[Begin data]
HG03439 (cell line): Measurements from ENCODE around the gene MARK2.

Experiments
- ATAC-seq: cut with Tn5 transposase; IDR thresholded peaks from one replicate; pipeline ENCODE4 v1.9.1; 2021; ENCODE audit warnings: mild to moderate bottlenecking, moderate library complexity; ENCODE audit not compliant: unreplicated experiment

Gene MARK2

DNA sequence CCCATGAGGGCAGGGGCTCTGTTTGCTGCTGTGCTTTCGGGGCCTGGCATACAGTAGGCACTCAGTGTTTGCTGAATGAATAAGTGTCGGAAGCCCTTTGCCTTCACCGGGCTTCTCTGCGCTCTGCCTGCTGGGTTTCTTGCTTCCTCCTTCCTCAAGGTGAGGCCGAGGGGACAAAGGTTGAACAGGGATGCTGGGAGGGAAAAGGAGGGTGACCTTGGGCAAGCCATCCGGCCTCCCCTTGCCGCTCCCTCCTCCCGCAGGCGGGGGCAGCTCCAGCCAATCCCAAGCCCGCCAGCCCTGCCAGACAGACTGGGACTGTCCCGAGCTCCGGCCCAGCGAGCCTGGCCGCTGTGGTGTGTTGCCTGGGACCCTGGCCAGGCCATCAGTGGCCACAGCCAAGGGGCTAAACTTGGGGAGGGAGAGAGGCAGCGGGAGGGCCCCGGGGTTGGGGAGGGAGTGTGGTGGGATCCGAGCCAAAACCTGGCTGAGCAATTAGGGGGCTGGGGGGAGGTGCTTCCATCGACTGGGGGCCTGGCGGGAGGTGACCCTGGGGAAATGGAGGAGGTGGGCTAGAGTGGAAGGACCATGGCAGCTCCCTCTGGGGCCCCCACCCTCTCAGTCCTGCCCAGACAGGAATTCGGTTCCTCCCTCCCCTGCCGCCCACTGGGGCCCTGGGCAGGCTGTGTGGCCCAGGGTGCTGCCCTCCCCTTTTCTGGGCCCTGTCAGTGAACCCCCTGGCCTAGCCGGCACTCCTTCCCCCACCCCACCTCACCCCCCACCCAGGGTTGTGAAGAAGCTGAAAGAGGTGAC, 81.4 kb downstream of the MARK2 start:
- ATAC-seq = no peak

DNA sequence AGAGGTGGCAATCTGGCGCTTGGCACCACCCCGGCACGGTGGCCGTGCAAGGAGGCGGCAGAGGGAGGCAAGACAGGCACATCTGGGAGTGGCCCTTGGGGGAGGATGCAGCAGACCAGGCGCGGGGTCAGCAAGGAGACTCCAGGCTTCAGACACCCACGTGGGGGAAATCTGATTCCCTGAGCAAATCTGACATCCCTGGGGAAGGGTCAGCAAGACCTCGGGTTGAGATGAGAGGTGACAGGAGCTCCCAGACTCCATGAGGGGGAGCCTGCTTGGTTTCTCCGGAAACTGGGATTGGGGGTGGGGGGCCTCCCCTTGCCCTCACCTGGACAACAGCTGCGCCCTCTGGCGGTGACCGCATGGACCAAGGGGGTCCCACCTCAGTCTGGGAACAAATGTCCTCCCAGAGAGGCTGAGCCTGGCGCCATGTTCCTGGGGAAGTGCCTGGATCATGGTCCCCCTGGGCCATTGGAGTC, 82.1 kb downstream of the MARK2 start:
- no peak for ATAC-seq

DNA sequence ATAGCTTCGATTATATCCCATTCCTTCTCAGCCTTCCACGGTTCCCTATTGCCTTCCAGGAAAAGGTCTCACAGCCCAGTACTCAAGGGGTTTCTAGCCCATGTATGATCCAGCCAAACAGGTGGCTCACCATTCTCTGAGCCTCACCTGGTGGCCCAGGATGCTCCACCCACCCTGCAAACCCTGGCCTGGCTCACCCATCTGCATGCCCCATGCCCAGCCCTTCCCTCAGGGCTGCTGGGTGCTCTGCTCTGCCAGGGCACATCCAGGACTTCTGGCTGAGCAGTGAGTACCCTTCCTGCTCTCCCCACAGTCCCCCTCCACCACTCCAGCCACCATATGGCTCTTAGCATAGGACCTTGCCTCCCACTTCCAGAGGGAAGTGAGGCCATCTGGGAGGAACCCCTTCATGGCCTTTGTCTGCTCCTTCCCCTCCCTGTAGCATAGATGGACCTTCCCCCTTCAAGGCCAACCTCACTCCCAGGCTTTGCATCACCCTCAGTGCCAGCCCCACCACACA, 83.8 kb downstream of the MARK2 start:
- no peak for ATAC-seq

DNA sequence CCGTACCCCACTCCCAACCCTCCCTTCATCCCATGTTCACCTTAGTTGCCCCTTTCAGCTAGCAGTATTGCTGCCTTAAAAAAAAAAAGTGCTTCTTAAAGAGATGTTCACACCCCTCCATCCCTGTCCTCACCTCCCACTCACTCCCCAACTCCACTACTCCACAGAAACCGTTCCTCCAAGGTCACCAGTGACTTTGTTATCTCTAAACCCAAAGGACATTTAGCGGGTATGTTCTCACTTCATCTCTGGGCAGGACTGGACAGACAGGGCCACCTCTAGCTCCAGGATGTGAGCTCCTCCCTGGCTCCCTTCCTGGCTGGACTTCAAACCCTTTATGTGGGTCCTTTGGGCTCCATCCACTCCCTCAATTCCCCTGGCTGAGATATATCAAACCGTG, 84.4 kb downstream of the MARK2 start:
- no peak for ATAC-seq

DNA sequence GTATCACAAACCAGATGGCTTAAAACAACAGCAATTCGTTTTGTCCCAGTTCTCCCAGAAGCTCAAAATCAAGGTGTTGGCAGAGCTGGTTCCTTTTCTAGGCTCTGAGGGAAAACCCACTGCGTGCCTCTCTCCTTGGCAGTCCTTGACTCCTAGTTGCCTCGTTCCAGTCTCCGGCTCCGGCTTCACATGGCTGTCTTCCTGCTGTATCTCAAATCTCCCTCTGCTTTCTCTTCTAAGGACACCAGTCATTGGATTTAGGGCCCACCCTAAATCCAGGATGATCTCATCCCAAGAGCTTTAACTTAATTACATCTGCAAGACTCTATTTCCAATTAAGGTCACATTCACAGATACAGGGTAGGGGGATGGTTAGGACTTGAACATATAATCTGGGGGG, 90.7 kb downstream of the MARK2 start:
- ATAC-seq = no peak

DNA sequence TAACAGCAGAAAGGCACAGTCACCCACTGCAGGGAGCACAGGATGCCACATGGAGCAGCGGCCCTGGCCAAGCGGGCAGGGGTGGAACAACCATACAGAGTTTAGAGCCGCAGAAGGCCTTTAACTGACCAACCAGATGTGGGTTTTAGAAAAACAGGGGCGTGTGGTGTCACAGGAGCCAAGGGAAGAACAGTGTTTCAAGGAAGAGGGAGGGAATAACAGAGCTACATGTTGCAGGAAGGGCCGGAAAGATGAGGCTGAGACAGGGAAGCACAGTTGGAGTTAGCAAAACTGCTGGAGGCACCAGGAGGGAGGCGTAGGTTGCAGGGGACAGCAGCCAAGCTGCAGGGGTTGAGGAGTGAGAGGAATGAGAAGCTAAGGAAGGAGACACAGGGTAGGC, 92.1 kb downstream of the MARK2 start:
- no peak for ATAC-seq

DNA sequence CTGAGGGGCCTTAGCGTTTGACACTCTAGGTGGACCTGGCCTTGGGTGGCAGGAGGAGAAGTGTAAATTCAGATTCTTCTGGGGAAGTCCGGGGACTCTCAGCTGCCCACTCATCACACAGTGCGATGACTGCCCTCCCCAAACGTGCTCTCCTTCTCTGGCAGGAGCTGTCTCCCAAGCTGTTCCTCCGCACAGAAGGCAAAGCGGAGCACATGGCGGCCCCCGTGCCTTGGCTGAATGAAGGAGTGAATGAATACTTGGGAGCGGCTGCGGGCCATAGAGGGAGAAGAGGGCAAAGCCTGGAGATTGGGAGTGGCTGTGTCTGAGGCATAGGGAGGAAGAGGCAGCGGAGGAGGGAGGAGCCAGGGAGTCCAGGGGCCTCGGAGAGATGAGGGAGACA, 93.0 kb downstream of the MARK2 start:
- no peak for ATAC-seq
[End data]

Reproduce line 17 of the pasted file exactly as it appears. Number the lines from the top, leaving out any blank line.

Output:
DNA sequence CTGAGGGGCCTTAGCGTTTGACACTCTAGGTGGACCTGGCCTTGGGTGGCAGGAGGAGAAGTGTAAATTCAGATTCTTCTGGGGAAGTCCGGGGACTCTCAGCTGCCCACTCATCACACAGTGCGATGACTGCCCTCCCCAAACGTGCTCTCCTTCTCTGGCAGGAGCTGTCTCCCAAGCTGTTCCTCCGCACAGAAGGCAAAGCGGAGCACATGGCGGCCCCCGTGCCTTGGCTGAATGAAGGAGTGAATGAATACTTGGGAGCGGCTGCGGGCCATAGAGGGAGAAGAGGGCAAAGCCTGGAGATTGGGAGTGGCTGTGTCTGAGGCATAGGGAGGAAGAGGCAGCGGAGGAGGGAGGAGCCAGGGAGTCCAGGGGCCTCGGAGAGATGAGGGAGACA, 93.0 kb downstream of the MARK2 start: